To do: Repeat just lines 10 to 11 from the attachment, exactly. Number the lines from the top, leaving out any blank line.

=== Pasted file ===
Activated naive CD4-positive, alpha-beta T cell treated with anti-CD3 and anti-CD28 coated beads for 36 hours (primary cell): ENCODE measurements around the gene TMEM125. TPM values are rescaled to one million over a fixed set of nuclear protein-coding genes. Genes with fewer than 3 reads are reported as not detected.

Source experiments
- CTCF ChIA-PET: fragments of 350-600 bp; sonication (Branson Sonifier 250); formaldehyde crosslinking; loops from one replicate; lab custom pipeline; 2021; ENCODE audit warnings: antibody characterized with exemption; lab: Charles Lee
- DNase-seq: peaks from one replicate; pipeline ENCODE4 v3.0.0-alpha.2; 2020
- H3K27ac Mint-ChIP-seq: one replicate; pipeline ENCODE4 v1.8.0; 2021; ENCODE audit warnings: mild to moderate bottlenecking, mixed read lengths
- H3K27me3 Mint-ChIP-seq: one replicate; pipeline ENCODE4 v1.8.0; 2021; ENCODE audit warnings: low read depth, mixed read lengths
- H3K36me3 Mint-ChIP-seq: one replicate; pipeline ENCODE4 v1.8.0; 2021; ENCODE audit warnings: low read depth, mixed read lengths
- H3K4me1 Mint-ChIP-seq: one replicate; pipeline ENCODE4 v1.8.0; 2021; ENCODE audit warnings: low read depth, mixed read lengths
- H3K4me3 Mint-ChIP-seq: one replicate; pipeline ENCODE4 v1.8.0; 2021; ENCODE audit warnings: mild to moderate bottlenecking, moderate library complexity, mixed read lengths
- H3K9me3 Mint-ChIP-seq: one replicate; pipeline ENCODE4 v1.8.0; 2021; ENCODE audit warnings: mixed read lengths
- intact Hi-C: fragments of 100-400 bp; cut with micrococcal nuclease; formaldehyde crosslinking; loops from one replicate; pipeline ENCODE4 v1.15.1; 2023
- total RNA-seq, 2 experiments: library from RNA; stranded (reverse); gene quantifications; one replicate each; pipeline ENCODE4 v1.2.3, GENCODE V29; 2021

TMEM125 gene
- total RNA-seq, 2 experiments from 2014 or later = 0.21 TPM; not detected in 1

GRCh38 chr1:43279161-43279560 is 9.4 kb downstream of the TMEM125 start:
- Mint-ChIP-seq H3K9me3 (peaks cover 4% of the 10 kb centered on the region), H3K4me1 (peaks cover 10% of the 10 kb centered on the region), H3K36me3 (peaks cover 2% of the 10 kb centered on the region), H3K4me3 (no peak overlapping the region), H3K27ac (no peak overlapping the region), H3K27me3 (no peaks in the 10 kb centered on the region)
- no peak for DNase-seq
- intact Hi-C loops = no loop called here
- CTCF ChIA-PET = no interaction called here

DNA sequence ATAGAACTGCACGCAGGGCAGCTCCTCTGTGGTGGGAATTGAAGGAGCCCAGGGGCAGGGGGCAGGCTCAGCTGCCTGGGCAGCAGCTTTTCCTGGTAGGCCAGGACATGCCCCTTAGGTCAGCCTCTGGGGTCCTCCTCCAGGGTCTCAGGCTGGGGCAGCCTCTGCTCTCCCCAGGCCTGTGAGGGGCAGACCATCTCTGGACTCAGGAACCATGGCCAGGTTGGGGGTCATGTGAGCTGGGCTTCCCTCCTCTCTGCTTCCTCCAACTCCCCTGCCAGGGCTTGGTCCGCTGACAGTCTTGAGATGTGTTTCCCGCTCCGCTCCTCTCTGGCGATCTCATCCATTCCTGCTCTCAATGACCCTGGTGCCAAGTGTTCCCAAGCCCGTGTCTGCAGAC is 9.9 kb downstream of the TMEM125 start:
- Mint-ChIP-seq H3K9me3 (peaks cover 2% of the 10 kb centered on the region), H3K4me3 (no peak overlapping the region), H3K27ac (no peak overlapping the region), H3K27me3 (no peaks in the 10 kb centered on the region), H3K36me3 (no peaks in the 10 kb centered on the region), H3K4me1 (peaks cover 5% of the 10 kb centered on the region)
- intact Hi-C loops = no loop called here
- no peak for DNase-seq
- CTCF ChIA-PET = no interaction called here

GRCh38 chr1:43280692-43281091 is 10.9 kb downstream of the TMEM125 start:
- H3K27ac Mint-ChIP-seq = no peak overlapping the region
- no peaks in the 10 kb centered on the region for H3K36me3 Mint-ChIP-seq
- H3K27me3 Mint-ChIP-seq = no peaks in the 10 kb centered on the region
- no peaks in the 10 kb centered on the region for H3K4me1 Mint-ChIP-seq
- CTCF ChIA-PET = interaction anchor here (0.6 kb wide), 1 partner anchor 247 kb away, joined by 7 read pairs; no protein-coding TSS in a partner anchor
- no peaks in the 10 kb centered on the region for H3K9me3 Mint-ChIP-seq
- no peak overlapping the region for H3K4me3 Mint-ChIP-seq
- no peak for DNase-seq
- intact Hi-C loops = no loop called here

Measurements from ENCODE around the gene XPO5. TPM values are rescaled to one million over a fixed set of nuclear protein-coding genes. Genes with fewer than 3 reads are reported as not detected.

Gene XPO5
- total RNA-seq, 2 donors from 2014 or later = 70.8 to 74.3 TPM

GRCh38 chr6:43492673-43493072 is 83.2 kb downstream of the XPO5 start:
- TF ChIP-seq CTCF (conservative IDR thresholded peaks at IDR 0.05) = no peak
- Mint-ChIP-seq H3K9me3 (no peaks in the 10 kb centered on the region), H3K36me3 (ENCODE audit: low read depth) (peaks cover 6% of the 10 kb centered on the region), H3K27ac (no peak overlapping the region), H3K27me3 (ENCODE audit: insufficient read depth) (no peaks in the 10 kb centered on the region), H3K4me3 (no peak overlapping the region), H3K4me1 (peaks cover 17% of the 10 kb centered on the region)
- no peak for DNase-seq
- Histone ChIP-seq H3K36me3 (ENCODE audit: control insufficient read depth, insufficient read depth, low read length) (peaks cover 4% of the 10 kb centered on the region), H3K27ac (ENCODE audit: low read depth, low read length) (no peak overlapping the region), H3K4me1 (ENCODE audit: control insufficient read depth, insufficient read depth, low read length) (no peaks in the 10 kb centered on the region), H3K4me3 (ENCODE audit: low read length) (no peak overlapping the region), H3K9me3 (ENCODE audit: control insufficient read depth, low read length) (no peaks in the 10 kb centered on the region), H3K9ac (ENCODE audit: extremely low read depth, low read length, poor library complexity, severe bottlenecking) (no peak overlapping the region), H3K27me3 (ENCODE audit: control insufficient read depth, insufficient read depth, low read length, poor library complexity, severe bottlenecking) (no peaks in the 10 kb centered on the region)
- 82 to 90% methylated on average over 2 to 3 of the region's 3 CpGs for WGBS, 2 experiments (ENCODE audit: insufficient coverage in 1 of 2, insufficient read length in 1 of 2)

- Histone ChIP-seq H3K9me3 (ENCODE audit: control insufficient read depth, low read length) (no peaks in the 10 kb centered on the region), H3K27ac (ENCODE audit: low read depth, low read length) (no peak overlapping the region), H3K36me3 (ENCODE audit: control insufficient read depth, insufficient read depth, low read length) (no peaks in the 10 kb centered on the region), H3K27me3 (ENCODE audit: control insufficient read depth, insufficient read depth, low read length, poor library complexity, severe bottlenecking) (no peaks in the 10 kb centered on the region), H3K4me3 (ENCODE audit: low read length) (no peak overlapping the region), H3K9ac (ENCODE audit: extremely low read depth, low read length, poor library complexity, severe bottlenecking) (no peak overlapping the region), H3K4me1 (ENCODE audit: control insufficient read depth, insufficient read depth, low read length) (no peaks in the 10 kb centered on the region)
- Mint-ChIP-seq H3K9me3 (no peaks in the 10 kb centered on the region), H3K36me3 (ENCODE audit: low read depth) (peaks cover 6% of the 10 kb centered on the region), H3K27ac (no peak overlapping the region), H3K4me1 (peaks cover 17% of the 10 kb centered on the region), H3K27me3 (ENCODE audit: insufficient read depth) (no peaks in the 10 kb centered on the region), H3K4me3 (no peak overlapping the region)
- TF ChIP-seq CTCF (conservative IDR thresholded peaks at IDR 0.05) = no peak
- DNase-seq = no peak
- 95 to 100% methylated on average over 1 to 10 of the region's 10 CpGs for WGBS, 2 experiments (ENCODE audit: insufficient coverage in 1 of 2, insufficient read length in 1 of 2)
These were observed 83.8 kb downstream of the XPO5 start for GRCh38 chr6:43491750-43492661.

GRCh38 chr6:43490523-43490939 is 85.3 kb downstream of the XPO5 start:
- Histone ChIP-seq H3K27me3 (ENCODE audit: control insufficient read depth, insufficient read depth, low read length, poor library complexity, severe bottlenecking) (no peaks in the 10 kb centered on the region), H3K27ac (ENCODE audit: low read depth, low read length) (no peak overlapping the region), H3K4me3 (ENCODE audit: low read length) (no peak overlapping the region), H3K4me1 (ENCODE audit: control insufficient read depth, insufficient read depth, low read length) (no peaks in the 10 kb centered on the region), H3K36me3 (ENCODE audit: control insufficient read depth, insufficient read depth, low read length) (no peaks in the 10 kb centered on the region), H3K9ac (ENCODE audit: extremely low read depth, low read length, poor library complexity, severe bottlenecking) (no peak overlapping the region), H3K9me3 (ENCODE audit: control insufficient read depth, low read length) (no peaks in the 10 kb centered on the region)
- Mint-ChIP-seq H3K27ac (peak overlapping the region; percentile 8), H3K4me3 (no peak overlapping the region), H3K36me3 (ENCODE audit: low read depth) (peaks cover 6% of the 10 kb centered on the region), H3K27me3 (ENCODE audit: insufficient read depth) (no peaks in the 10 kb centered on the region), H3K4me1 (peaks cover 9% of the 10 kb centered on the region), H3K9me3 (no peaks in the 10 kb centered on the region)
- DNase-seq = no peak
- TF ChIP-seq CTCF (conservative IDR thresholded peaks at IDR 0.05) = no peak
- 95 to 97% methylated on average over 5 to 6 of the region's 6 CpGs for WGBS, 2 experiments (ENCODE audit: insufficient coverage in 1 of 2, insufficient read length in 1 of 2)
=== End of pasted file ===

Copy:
- H3K9me3 Mint-ChIP-seq: one replicate; pipeline ENCODE4 v1.8.0; 2021; ENCODE audit warnings: mixed read lengths
- intact Hi-C: fragments of 100-400 bp; cut with micrococcal nuclease; formaldehyde crosslinking; loops from one replicate; pipeline ENCODE4 v1.15.1; 2023